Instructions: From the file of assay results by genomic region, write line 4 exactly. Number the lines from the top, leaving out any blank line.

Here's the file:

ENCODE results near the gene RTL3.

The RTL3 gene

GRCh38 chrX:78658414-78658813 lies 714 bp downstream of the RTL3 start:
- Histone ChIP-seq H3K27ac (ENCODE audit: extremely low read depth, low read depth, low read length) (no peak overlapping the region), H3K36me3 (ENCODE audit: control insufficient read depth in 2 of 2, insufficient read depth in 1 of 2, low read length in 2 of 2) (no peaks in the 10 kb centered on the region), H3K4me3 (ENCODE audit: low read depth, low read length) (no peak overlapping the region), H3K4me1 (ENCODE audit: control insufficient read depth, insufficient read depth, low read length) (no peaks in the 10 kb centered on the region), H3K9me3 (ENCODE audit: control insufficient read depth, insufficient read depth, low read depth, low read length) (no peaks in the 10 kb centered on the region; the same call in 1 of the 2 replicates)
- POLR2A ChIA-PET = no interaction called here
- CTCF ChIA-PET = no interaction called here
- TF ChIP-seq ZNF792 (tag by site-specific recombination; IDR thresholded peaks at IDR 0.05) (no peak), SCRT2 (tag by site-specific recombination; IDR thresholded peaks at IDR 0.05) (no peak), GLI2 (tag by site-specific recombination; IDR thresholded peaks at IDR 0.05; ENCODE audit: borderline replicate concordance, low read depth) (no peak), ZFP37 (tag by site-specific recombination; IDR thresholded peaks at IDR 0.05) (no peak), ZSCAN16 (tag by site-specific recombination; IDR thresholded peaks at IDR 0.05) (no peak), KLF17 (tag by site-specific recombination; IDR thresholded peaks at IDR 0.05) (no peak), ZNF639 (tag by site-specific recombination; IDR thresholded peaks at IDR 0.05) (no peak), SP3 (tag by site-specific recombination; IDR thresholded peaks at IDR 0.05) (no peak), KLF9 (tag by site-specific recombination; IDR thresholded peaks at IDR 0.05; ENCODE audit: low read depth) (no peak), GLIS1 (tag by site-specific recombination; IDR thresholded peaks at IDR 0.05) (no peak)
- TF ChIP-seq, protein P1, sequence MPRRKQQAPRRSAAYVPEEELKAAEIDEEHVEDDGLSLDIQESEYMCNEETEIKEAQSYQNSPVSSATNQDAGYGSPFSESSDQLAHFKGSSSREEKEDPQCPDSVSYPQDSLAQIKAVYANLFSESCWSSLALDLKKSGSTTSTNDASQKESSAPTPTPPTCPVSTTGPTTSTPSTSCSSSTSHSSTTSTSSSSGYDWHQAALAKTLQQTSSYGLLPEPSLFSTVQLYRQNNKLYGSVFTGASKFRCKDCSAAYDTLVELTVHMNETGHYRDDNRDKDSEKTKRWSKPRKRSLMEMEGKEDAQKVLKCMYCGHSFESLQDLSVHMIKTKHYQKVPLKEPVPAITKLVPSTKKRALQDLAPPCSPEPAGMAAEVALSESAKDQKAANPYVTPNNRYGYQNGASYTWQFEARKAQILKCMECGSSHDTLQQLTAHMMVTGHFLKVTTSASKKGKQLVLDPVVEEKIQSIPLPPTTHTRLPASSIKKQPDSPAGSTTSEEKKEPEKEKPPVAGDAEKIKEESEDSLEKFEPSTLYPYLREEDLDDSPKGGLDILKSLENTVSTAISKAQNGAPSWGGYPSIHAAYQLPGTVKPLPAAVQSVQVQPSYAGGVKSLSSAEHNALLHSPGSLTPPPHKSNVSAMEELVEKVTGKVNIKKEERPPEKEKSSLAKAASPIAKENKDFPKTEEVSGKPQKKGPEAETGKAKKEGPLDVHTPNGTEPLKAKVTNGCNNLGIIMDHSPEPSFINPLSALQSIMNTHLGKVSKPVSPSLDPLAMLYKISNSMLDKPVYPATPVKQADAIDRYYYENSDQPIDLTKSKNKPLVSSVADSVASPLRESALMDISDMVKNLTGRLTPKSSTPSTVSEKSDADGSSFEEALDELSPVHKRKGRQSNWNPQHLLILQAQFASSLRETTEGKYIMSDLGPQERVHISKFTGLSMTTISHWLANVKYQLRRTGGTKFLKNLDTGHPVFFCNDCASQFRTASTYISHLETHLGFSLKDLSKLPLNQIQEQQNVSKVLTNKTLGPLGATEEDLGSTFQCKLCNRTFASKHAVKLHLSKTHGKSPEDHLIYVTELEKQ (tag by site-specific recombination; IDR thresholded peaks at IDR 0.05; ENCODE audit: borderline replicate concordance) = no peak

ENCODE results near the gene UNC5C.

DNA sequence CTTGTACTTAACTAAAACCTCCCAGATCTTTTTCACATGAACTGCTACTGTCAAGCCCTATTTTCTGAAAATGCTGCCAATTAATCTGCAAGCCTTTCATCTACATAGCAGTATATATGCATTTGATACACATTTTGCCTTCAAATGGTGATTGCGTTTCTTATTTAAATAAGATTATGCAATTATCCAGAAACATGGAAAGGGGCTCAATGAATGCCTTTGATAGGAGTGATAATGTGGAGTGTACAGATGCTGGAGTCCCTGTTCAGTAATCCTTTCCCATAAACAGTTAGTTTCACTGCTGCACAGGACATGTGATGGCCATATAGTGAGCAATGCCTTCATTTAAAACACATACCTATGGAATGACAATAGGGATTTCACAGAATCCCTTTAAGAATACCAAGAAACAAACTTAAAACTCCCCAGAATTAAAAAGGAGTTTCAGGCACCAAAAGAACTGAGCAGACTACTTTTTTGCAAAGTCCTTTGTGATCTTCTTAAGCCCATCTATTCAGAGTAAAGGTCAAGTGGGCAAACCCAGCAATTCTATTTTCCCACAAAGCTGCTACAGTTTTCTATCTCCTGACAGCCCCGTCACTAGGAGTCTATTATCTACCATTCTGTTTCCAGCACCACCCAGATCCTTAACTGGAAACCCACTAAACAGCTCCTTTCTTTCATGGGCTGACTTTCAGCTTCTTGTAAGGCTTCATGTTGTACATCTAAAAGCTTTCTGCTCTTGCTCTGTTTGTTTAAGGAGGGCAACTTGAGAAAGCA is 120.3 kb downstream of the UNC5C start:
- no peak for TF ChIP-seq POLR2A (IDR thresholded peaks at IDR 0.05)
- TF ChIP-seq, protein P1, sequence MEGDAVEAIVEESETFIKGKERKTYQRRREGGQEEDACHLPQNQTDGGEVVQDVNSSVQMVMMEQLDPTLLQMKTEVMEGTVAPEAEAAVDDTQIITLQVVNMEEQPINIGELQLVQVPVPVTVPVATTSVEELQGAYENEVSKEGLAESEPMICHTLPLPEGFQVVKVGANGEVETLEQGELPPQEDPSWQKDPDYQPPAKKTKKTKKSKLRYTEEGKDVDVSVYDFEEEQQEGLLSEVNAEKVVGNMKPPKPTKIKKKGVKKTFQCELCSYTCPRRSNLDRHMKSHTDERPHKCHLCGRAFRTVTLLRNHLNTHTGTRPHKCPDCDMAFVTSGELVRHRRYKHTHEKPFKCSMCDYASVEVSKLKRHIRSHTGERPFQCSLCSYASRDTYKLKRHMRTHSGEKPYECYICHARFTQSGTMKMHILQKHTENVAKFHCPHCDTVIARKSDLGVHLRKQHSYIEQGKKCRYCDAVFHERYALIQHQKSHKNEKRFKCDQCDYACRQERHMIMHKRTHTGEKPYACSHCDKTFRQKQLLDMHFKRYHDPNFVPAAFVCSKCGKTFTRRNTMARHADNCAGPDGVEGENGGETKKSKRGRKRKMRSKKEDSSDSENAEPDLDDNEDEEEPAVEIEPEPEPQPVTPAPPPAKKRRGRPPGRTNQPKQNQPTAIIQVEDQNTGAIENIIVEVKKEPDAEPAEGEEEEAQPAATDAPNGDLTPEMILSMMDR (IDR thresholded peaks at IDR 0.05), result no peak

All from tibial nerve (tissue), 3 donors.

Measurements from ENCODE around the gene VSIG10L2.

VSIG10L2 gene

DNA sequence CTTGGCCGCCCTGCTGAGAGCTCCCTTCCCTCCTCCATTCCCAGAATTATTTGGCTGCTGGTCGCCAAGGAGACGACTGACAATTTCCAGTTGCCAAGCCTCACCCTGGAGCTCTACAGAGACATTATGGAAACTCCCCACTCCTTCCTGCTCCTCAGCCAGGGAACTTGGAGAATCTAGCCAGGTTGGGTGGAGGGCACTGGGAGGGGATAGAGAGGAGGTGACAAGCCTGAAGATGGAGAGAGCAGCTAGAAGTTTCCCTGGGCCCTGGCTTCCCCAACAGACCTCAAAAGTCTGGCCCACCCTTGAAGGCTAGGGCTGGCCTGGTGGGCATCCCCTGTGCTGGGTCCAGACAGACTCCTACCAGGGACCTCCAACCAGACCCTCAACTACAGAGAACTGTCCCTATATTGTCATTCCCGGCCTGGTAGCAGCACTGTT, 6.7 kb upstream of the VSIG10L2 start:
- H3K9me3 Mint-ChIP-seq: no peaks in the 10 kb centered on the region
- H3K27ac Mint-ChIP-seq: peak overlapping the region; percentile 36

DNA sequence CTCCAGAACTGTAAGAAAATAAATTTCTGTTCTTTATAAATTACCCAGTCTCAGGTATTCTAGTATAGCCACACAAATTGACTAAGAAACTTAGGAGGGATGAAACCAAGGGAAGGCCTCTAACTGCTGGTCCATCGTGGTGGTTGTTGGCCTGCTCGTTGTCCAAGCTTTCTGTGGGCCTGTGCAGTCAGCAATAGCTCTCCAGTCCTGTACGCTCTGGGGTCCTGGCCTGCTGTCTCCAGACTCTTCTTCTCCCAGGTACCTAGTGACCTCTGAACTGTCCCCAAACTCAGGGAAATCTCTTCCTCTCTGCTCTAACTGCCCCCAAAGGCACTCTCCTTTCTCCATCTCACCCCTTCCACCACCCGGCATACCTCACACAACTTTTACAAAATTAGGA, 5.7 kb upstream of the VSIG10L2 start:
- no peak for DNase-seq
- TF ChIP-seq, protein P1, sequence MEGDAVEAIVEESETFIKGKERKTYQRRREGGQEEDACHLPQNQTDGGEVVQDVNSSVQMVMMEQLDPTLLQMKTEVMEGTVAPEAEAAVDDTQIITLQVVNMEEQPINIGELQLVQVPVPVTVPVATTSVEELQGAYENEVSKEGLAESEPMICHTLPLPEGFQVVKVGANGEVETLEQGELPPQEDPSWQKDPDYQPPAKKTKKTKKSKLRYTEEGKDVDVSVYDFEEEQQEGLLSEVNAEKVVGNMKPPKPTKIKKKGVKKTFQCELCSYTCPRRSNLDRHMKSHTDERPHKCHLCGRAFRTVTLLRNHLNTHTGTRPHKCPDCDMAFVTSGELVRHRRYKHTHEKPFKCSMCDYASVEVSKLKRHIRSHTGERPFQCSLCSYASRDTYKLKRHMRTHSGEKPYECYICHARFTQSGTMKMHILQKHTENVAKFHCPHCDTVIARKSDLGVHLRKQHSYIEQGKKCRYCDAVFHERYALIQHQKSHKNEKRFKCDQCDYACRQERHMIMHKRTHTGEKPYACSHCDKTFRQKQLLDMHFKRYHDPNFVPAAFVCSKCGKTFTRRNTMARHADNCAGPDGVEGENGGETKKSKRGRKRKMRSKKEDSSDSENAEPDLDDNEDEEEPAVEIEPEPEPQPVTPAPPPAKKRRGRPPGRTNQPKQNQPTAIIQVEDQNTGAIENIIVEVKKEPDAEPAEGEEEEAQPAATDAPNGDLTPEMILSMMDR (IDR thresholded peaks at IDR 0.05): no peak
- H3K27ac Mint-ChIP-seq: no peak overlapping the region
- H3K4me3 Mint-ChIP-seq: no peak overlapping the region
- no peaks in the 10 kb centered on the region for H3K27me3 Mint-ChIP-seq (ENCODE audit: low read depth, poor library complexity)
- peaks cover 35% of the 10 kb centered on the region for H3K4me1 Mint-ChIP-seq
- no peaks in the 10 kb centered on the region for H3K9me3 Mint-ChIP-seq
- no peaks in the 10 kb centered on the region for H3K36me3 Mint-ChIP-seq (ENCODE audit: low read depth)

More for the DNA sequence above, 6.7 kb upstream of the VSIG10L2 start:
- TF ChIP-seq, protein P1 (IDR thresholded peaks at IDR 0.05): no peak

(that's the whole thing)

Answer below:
- Histone ChIP-seq H3K27ac (ENCODE audit: extremely low read depth, low read depth, low read length) (no peak overlapping the region), H3K36me3 (ENCODE audit: control insufficient read depth in 2 of 2, insufficient read depth in 1 of 2, low read length in 2 of 2) (no peaks in the 10 kb centered on the region), H3K4me3 (ENCODE audit: low read depth, low read length) (no peak overlapping the region), H3K4me1 (ENCODE audit: control insufficient read depth, insufficient read depth, low read length) (no peaks in the 10 kb centered on the region), H3K9me3 (ENCODE audit: control insufficient read depth, insufficient read depth, low read depth, low read length) (no peaks in the 10 kb centered on the region; the same call in 1 of the 2 replicates)